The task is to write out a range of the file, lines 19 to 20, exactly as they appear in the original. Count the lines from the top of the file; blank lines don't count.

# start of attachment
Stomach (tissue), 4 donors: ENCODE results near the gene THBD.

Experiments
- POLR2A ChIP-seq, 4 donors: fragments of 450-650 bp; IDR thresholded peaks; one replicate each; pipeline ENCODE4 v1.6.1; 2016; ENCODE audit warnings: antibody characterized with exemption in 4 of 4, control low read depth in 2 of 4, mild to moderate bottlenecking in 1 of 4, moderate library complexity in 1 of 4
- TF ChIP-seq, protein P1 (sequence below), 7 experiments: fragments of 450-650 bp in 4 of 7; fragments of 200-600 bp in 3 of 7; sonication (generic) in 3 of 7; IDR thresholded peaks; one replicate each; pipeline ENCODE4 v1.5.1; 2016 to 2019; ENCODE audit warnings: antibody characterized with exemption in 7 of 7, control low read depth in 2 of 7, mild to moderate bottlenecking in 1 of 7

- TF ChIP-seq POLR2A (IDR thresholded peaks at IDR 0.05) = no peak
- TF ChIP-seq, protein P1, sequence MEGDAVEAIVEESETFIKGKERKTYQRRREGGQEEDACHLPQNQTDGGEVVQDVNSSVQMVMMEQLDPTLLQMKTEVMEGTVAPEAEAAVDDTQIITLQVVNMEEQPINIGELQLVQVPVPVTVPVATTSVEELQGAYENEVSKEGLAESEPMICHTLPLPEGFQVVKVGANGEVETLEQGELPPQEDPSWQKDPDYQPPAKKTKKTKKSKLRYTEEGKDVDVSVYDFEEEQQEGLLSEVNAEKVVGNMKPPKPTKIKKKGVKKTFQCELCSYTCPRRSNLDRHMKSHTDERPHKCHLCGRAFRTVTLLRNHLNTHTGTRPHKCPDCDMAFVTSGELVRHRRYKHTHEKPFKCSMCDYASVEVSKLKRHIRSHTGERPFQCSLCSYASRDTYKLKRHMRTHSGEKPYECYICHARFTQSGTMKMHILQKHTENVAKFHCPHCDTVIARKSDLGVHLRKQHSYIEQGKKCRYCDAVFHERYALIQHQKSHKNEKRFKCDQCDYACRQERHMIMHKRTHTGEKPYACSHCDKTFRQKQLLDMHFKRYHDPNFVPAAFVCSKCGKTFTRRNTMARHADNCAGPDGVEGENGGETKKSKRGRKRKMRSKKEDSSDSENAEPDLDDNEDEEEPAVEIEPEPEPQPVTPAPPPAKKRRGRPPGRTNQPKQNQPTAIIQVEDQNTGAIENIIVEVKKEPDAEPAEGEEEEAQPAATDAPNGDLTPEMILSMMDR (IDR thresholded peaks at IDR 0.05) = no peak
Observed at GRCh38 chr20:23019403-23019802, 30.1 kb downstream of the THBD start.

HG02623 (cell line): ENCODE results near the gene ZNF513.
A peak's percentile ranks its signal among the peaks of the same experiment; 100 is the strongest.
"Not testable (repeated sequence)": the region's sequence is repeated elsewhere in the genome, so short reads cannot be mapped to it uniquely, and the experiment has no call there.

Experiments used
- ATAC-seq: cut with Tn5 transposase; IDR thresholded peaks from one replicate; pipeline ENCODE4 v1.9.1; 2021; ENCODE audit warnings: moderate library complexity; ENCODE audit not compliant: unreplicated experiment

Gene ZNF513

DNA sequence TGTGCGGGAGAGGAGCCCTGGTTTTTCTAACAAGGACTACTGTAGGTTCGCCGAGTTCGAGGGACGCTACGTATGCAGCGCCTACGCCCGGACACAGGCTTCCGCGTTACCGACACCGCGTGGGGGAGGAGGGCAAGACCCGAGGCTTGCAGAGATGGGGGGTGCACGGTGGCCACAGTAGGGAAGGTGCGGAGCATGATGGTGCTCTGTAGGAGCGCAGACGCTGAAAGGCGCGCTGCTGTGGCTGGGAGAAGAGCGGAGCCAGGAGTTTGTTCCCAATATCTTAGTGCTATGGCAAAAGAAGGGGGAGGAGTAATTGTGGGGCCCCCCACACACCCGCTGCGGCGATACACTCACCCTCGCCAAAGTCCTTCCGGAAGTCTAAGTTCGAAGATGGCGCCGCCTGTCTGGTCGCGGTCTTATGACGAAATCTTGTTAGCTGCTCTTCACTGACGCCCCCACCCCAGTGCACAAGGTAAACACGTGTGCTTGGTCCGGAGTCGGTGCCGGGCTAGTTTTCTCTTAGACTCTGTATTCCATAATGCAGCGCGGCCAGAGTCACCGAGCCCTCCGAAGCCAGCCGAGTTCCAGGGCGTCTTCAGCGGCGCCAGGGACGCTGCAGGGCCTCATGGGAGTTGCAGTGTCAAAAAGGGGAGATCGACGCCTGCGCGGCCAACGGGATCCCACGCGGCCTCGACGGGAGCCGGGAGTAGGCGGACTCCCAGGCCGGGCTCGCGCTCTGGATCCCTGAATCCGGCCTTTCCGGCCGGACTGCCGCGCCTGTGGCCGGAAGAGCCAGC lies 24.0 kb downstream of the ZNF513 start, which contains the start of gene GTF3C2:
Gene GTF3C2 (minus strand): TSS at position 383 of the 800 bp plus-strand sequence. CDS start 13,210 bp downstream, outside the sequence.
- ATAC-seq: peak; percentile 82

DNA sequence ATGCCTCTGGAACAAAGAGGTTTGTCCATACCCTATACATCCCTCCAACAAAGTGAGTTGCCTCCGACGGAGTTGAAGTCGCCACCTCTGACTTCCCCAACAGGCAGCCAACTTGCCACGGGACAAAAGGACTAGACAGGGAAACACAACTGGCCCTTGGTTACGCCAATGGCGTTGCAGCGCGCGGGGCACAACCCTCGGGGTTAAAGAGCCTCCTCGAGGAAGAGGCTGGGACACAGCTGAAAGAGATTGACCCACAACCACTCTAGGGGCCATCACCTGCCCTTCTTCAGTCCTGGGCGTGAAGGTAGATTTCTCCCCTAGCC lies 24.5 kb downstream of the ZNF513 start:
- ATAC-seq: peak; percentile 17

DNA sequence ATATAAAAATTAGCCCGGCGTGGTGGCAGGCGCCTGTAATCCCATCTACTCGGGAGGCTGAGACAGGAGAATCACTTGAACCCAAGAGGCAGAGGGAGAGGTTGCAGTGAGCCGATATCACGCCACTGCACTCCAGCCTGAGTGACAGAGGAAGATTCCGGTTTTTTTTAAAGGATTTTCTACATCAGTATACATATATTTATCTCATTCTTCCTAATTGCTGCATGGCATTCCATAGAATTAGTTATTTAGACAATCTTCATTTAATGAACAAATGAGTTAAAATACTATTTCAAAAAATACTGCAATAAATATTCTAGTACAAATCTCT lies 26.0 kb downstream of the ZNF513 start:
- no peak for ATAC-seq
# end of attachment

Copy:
DNA sequence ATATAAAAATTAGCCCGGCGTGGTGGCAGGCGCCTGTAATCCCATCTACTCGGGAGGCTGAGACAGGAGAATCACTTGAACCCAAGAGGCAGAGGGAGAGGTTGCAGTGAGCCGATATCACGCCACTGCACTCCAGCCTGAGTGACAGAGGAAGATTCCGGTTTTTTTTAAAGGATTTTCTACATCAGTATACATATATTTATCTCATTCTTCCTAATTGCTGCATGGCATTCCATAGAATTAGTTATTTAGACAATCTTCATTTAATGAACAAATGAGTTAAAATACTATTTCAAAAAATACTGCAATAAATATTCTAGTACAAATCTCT lies 26.0 kb downstream of the ZNF513 start:
- no peak for ATAC-seq